Atl. Champ. Eur. 3:261. 1936.
Common Name: turkey tails
Synonym: Coriolus versicolor, Polyporus versicolor
Fruiting body up to 10 cm broad, bracket to shelf-like or fan-shaped, attached along one side or just near the middle of one side, the upper surface tomentose, with multicolored zones. Flesh thin, usually less than 2 mm thick, white, tough, and fibrous. The underside a white to pale yellow layer of very small tubes, vertically oriented with 3-5 pores per mm, the tube mouths more or less round.
Spores 4-6 x 1.5-2.5 µm, slightly curved-cylindrical (like a cooked hotdog), smooth, hyaline, white to pale yellow in deposit.
Typically in rows or overlapping shelves on stumps and logs of hardwoods, from fall to spring.
Too tough to try.
Though fruiting during the fall and winter months, shelves of the colorful turkey tail can be found almost any month of the year. Trametes versicolor is sometimes confused with unrelated leathery shelf fungi. Species of Stereum have orange-brown zoned caps but can be distinguished by their smooth hymenial surface. Lenzites, Daedalea, Daedaleopsis, and Gloeophyllum all have a multicolored, zonate upper surfaces, but their hymeniums are variously composed of irregular, mazelike, or elongated gill-like pores.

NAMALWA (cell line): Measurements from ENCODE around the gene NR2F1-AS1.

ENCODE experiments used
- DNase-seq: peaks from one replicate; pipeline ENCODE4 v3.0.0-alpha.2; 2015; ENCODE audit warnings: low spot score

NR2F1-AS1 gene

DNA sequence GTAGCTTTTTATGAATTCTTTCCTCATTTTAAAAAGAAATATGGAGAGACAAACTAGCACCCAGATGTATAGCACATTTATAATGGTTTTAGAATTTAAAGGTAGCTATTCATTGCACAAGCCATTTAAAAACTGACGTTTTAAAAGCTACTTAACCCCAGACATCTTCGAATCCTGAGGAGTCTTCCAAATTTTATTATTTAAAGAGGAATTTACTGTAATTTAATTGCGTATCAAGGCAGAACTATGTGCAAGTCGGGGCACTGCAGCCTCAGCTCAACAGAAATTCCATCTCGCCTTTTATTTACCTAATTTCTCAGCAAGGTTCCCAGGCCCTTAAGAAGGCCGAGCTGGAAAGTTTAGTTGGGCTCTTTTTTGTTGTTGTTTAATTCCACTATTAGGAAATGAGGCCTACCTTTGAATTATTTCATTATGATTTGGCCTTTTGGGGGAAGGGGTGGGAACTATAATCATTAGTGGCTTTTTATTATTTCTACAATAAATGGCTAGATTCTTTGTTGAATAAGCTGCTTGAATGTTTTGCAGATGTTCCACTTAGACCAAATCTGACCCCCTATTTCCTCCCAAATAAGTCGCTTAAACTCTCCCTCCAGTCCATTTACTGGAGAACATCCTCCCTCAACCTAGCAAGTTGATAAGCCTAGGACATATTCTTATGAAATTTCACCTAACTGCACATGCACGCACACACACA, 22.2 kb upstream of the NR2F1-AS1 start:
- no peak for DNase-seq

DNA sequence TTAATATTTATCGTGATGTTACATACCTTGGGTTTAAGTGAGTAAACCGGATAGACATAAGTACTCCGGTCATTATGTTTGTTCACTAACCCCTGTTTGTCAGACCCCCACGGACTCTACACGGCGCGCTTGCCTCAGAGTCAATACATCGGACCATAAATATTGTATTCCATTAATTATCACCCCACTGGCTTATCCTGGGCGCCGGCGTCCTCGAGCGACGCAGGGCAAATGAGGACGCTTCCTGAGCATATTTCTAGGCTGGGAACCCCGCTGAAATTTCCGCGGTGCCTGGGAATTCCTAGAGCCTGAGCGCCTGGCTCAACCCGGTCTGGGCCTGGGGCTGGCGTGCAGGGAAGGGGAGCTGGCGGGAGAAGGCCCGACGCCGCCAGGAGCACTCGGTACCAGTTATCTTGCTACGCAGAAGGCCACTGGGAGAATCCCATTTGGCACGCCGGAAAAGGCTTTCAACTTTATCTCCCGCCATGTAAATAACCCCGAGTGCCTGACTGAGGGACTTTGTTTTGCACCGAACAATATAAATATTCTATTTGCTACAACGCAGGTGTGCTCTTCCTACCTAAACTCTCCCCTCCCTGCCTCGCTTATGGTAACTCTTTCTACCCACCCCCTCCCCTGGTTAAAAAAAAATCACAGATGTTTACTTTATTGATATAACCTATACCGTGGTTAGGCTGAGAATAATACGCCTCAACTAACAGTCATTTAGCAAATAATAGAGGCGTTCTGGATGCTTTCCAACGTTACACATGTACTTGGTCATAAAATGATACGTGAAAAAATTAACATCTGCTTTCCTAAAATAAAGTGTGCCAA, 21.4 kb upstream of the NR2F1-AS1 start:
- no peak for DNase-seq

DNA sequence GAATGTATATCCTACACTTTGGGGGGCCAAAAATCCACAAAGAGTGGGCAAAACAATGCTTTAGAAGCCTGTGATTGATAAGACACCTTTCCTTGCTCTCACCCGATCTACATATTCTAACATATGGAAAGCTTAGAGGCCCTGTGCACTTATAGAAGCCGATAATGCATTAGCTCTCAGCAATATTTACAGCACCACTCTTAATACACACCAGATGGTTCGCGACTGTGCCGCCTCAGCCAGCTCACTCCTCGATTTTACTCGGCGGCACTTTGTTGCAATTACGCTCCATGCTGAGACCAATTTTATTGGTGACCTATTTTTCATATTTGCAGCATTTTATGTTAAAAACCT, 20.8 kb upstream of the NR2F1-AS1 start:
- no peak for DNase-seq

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Bougher, N.L. & Syme, K. (1998). Fungi of Southern Australia. University of Western Australia Press: Nedlands, Australia. 391 p.
Ellis, M.B. & Ellis, J.P. (1990). Fungi without Gills (Hymenomycetes and Gasteromycetes). Chapman and Hall: London, England. 329 p.
Gilbertson, R. L. & Ryvarden, L. (1987). North American Polypores, vol. 2. Fungiflora: Oslo, Norway. 452 p.
Overholts, L.O. (1953). The Polyporaceae of the United States, Alaska, and Canada. University of Michigan Press: Ann Arbor, MN. 466 p.